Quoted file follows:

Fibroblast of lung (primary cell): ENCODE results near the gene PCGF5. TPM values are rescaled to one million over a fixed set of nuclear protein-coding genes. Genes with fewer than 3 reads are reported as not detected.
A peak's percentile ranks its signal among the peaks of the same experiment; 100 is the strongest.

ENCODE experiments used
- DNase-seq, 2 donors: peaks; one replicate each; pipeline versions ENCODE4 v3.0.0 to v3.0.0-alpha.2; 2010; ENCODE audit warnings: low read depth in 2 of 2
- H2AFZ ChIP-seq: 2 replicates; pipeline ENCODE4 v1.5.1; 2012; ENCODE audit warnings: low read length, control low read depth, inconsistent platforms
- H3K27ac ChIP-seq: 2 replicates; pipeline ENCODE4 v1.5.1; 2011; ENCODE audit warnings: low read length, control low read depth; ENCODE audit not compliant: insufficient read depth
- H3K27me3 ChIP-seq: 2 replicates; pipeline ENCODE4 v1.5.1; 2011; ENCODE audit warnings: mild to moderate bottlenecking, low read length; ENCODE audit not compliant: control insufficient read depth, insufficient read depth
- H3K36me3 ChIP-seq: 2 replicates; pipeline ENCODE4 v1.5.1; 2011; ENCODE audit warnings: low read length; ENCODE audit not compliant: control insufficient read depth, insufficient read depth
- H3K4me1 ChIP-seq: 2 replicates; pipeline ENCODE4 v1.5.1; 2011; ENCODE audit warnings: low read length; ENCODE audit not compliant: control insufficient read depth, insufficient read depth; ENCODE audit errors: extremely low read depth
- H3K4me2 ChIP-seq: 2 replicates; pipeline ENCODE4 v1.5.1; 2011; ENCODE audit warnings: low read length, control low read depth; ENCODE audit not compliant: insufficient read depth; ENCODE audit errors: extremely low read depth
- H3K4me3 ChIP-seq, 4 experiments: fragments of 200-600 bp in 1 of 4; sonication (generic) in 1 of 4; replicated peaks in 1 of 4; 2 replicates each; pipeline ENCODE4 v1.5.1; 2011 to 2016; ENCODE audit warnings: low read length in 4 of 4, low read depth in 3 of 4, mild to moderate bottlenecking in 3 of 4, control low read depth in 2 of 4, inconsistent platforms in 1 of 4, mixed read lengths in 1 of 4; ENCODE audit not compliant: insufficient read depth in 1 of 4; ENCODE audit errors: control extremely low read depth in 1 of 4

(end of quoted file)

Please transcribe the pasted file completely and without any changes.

Fibroblast of lung (primary cell): ENCODE results near the gene PCGF5. TPM values are rescaled to one million over a fixed set of nuclear protein-coding genes. Genes with fewer than 3 reads are reported as not detected.
A peak's percentile ranks its signal among the peaks of the same experiment; 100 is the strongest.

ENCODE experiments used
- DNase-seq, 2 donors: peaks; one replicate each; pipeline versions ENCODE4 v3.0.0 to v3.0.0-alpha.2; 2010; ENCODE audit warnings: low read depth in 2 of 2
- H2AFZ ChIP-seq: 2 replicates; pipeline ENCODE4 v1.5.1; 2012; ENCODE audit warnings: low read length, control low read depth, inconsistent platforms
- H3K27ac ChIP-seq: 2 replicates; pipeline ENCODE4 v1.5.1; 2011; ENCODE audit warnings: low read length, control low read depth; ENCODE audit not compliant: insufficient read depth
- H3K27me3 ChIP-seq: 2 replicates; pipeline ENCODE4 v1.5.1; 2011; ENCODE audit warnings: mild to moderate bottlenecking, low read length; ENCODE audit not compliant: control insufficient read depth, insufficient read depth
- H3K36me3 ChIP-seq: 2 replicates; pipeline ENCODE4 v1.5.1; 2011; ENCODE audit warnings: low read length; ENCODE audit not compliant: control insufficient read depth, insufficient read depth
- H3K4me1 ChIP-seq: 2 replicates; pipeline ENCODE4 v1.5.1; 2011; ENCODE audit warnings: low read length; ENCODE audit not compliant: control insufficient read depth, insufficient read depth; ENCODE audit errors: extremely low read depth
- H3K4me2 ChIP-seq: 2 replicates; pipeline ENCODE4 v1.5.1; 2011; ENCODE audit warnings: low read length, control low read depth; ENCODE audit not compliant: insufficient read depth; ENCODE audit errors: extremely low read depth
- H3K4me3 ChIP-seq, 4 experiments: fragments of 200-600 bp in 1 of 4; sonication (generic) in 1 of 4; replicated peaks in 1 of 4; 2 replicates each; pipeline ENCODE4 v1.5.1; 2011 to 2016; ENCODE audit warnings: low read length in 4 of 4, low read depth in 3 of 4, mild to moderate bottlenecking in 3 of 4, control low read depth in 2 of 4, inconsistent platforms in 1 of 4, mixed read lengths in 1 of 4; ENCODE audit not compliant: insufficient read depth in 1 of 4; ENCODE audit errors: control extremely low read depth in 1 of 4